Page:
It is widely believed in international organizations and academic circles that liberal peacebuilding and "statebuilding" - democratic reform associated with market liberalization - will provide for stability in post-conflict environments. But more often than not a peace dividend only emerges for political and economic elites, while the bulk of the population fails to see much benefit from trickledown economics and formal democracy. What generally begins as a humanitarian project often turns into an insidious form of coercion and infantilization, with the interests of the intervener trumping the local population's needs. (openDemocracy)

China's Expanding Role in Peacekeeping: Prospects and Policy Implications (November 2009)

China is now the fourteenth largest troop contributor to UN peacekeeping missions, sending more troops than any other permanent member of the Security Council.  At a time when multilateral peacekeeping is severely overstretched, China's increasing involvement provides not only critically needed material assets but also perceived legitimacy. This policy paper by the Stockholm International Peace Research Institute examines how these developments will affect the relationship between China, the UN and the African Union - three quarters of Chinese troops are deployed in Africa. (SIPRI)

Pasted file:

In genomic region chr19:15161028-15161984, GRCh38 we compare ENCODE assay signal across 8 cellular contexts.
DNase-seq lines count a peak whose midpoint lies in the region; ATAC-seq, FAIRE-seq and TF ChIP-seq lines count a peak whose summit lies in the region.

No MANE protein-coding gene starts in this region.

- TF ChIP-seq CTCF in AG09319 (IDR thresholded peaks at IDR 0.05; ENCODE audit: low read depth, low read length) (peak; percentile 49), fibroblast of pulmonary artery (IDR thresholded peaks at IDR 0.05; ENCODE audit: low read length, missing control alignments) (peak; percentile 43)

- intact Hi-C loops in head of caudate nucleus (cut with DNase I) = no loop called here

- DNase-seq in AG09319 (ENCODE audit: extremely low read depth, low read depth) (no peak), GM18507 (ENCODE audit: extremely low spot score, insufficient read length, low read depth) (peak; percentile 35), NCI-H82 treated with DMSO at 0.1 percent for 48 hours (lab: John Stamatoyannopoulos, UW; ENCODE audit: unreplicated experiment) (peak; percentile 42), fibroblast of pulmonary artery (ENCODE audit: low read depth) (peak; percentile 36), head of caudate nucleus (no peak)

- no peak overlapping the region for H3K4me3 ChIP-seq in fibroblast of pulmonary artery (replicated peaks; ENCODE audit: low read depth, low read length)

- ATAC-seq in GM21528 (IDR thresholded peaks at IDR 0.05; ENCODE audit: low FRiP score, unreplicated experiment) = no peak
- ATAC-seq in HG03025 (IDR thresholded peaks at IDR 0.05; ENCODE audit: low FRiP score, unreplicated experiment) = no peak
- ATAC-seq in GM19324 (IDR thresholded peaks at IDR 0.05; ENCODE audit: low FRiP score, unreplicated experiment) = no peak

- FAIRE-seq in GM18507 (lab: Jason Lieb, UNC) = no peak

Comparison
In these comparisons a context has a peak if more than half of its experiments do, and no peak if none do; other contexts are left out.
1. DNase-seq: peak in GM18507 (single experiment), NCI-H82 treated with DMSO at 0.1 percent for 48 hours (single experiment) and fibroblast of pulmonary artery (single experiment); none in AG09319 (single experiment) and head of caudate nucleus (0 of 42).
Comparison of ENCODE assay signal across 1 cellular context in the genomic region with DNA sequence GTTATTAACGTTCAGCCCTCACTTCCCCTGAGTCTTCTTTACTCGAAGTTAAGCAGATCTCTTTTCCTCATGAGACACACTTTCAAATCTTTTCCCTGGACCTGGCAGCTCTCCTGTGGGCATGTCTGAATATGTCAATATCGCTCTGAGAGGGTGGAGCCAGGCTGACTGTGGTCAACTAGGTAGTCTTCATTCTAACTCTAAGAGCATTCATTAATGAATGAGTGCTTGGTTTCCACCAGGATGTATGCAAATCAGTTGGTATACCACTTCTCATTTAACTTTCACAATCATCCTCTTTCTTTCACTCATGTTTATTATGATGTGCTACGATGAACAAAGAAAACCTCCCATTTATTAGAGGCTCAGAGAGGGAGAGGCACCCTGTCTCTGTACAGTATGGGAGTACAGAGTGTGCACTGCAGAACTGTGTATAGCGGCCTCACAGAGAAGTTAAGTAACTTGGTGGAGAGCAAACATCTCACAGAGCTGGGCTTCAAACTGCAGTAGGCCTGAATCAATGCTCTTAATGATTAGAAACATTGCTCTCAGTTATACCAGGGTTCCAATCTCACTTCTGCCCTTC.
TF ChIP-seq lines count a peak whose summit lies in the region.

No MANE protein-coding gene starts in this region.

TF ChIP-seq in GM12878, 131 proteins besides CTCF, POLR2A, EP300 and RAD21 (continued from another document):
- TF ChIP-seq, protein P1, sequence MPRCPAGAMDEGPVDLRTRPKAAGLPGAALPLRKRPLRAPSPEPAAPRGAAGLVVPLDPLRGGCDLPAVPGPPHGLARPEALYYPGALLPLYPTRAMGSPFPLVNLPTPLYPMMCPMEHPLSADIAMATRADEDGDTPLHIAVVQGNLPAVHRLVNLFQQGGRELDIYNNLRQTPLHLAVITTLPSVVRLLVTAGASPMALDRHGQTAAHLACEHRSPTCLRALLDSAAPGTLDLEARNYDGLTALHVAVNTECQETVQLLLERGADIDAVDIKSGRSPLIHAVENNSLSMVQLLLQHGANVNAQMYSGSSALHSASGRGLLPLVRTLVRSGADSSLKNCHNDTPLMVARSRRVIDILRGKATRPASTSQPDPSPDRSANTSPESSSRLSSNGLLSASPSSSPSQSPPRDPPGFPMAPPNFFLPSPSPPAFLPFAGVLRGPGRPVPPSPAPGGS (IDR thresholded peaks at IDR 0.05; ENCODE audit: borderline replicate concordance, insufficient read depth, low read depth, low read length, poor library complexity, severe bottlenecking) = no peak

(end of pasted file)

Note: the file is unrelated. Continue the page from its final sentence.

Environmental Demands Grow For U.N. Peacekeeping Troops (August 11, 2009)

UN peacekeeping forces around the world are becoming increasingly involved in environmental activities that fall beyond their core assignment. Should the already overburdened peacekeepers be planting trees and digging wells when they often seem incapable of protecting the civilian population? According to the Department of Peacekeeping Operations (DPKO), those community-outreach projects are in fact critical, as they help bolster local support for the peacekeeping missions and keep the troops busy. (The New York Times)

China's Growing Role in UN Peacekeeping (April 17, 2009)

China will contribute over 2,000 peacekeepers and approximately US$ 8 Billion to UN peacekeeping in 2009. Yet, financially China only contributes 3 percent to the DPKO annual budget and 1.6 percent of its one million active soldiers. Other P5 members that contribute fewer troops than China, namely the US, are able to contribute far more peacekeepers but neglect to do so. A bigger Chinese engagement in peacekeeping could trigger the US and others to contribute more troops. (International Crisis Group)

Peacekeepers-for-Hire? Not So Fast, Critics Warn (March 30, 2009)